Lawmakers on Thursday began work on a bill that if approved would make South Carolina the 30th state to allow marijuana use for medical purposes – reigniting an issue that has risen to prominence in Columbia in recent years.
A Senate Medical Affairs subcommittee spent an hour outlining how to proceed in moving S. 212 – known as the “South Carolina Compassionate Care Act” forward. The meeting was carried live on the General Assembly's website.
In opening remarks, the bipartisan panel’s split opinions on the controversial topic mirrored the wider dialogue that has played out across the state as efforts to push marijuana’s medicinal value mount.
A similar provision failed to make it out of the Medical Affairs committee last year.
“I am committed to the careful consideration and study of this bill, and to the best of our ability and the process of consensus, handing this bill back to the committee at some point with a report of some action,” said Sen. Daniel Verdin, R-Laurens. “Regardless of the outcome of this committee’s work or even the action of the General Assembly this year, this subject is not going to go away.”
Beaufort Republican Tom Davis, an attorney who co-sponsored the bill, said if signed into law, it would be one of the nation’s most stringent.
“I recognize that South Carolina is a socially conservative state, and South Carolinians have tremendous respect for law enforcement, as they should. In drafting this bill, what I’ve attempted to do is look at those 29 other states and take the parts that are most effective,” Davis said. “This is probably the most conservative medical cannabis law that is being put forward.”
Though language in the measure could change, provisions include:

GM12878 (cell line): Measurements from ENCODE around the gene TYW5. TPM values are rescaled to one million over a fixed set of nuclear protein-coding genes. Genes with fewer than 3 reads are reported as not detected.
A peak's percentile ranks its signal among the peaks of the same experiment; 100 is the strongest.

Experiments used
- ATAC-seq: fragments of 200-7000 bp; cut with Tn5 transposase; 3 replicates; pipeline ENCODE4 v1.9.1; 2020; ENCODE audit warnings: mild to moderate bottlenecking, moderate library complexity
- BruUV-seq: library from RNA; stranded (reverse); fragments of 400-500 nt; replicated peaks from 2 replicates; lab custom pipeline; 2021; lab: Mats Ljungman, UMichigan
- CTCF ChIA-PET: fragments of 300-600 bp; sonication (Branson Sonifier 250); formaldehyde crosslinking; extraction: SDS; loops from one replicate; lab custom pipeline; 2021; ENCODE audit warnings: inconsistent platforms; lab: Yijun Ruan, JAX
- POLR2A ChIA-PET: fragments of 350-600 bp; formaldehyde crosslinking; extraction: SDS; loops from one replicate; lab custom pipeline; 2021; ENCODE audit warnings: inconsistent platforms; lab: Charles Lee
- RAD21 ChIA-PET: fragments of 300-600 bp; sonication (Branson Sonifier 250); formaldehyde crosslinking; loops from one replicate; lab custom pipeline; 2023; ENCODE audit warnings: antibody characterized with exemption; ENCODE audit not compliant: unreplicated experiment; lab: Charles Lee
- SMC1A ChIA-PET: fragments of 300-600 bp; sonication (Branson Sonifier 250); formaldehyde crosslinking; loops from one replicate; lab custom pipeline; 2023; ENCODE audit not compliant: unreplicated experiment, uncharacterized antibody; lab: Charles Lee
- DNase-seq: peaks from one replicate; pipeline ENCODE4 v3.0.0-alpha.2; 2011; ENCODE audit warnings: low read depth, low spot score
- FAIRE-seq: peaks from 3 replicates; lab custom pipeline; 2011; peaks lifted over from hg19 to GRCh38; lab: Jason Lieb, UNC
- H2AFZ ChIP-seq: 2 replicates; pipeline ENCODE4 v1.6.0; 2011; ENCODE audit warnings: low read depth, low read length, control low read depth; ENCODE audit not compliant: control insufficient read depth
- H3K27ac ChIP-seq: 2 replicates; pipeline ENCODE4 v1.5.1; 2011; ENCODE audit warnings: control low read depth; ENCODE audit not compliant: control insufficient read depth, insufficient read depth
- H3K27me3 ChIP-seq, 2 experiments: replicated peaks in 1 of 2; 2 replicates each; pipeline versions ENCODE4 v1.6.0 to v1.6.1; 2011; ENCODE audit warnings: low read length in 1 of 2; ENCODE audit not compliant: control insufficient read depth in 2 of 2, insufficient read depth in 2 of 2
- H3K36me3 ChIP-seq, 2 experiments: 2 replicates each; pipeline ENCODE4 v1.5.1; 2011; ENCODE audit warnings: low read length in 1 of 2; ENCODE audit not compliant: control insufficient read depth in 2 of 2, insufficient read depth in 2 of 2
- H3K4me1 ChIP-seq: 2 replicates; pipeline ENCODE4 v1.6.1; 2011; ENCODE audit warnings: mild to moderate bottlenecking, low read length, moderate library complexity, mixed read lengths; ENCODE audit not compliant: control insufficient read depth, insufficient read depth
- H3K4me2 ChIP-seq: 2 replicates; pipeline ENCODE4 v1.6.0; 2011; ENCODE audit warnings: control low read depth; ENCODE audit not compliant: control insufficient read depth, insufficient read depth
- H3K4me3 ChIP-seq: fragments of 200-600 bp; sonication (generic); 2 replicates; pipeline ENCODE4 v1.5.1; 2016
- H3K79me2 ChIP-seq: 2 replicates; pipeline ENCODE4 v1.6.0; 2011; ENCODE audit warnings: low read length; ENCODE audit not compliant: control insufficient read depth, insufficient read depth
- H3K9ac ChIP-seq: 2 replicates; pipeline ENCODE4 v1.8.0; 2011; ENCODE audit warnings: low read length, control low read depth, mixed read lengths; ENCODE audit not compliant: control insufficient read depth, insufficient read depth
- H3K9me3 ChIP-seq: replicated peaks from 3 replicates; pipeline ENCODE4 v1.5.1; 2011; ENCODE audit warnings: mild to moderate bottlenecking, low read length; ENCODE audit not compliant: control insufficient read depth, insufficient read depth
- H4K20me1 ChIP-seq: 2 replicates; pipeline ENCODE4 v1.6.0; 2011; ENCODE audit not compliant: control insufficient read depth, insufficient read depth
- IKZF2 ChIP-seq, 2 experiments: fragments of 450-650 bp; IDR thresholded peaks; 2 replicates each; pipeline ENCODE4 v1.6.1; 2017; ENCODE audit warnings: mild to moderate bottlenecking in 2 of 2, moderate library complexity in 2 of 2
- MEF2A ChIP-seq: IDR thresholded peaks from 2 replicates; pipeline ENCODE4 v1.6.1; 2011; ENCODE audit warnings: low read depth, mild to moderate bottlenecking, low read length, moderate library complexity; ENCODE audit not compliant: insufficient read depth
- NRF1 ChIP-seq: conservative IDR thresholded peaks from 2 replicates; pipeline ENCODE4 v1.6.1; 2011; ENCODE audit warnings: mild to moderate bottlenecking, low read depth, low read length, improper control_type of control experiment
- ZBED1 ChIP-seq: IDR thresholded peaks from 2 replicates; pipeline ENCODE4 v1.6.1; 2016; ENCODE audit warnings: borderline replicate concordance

-- Not allowing any person under the age of 18 to smoke cannabis
-- Prohibiting use of medical cannabis products in public places or any form of public transportation
-- Submitting to a State Law Enforcement Division background check for any qualifying patient
-- Creation of a Medical Cannabis Advisory Board to review petitions and add qualifying medical conditions
Although several studies have shown the medical benefits of cannabis for people with conditions such as cancer, multiple sclerosis and AIDS, the Federal Drug Administration has not approved marijuana as a “safe and effective drug for any indication,” according to its website.
That, and widespread opposition by law enforcement groups, has led some lawmakers, such as Sen. Kevin Johnson, D-Manning, to come out against a medical marijuana policy in South Carolina.
“I do have a concern for people who are suffering from issues that marijuana can help, but I’m not there yet that this bill is the answer,” he said. “If it’s a good remedy, the FDA needs to step up and verify that, and they haven’t done that.”
Thomas Alexander, a Walhalla Republican, agreed with Johnson.
“I share some concerns as well. I stated that position last year as we were before the full committee,” he said. “I’ve read through the bill and have numerous concerns and look forward to getting answers to those, but I continue to have reservations about this being a policy in the state of South Carolina at this time.”
Sen. Brad Hutto, D-Orangeburg and a co-sponsor with Davis, said medical cannabis is a safer alternative to other drugs that can be prescribed by doctors.
“We’ve got doctors that have the power to prescribe opioids, and it’s killing people. This isn’t going to kill anybody. The time has come,” he said. “We’ve tried to put every possible safeguard in this bill that we can so that children who suffer can be relieved, veterans who suffer from PTSD can be relieved, people in South Carolina who have problems we would not want to think about having in our families, they need relief that this drug can give them."
The committee meets again at 2:30 p.m. on Tuesday, where public comment is expected to be taken.
Contact staff writer Adam Benson at 864-943-5650 or on Twitter @ABensonIJ.